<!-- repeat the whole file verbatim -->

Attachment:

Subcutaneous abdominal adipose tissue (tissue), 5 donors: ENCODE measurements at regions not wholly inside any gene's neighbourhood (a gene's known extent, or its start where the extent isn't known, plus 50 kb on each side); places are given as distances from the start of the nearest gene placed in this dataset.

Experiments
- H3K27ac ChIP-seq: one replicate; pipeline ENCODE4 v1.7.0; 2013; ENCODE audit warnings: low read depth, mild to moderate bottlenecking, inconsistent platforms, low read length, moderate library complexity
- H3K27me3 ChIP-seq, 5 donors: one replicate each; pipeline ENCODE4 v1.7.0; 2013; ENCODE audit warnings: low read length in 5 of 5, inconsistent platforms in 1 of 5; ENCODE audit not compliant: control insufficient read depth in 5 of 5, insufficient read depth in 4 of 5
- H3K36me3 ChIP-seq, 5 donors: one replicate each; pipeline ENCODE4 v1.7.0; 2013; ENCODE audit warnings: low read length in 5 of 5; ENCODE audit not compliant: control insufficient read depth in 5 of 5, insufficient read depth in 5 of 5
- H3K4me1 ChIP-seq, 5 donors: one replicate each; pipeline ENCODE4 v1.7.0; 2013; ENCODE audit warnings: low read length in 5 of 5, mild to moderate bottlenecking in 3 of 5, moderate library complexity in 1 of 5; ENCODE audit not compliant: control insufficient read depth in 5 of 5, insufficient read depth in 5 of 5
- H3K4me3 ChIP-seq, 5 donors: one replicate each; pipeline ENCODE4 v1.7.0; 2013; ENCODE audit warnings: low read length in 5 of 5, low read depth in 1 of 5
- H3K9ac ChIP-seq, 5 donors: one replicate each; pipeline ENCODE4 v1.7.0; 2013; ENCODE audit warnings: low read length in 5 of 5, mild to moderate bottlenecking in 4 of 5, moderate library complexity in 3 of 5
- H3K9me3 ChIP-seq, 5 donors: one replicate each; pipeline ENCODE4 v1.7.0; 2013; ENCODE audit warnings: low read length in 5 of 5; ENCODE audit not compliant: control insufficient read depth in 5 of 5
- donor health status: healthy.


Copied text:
Subcutaneous abdominal adipose tissue (tissue), 5 donors: ENCODE measurements at regions not wholly inside any gene's neighbourhood (a gene's known extent, or its start where the extent isn't known, plus 50 kb on each side); places are given as distances from the start of the nearest gene placed in this dataset.

Experiments
- H3K27ac ChIP-seq: one replicate; pipeline ENCODE4 v1.7.0; 2013; ENCODE audit warnings: low read depth, mild to moderate bottlenecking, inconsistent platforms, low read length, moderate library complexity
- H3K27me3 ChIP-seq, 5 donors: one replicate each; pipeline ENCODE4 v1.7.0; 2013; ENCODE audit warnings: low read length in 5 of 5, inconsistent platforms in 1 of 5; ENCODE audit not compliant: control insufficient read depth in 5 of 5, insufficient read depth in 4 of 5
- H3K36me3 ChIP-seq, 5 donors: one replicate each; pipeline ENCODE4 v1.7.0; 2013; ENCODE audit warnings: low read length in 5 of 5; ENCODE audit not compliant: control insufficient read depth in 5 of 5, insufficient read depth in 5 of 5
- H3K4me1 ChIP-seq, 5 donors: one replicate each; pipeline ENCODE4 v1.7.0; 2013; ENCODE audit warnings: low read length in 5 of 5, mild to moderate bottlenecking in 3 of 5, moderate library complexity in 1 of 5; ENCODE audit not compliant: control insufficient read depth in 5 of 5, insufficient read depth in 5 of 5
- H3K4me3 ChIP-seq, 5 donors: one replicate each; pipeline ENCODE4 v1.7.0; 2013; ENCODE audit warnings: low read length in 5 of 5, low read depth in 1 of 5
- H3K9ac ChIP-seq, 5 donors: one replicate each; pipeline ENCODE4 v1.7.0; 2013; ENCODE audit warnings: low read length in 5 of 5, mild to moderate bottlenecking in 4 of 5, moderate library complexity in 3 of 5
- H3K9me3 ChIP-seq, 5 donors: one replicate each; pipeline ENCODE4 v1.7.0; 2013; ENCODE audit warnings: low read length in 5 of 5; ENCODE audit not compliant: control insufficient read depth in 5 of 5
- donor health status: healthy.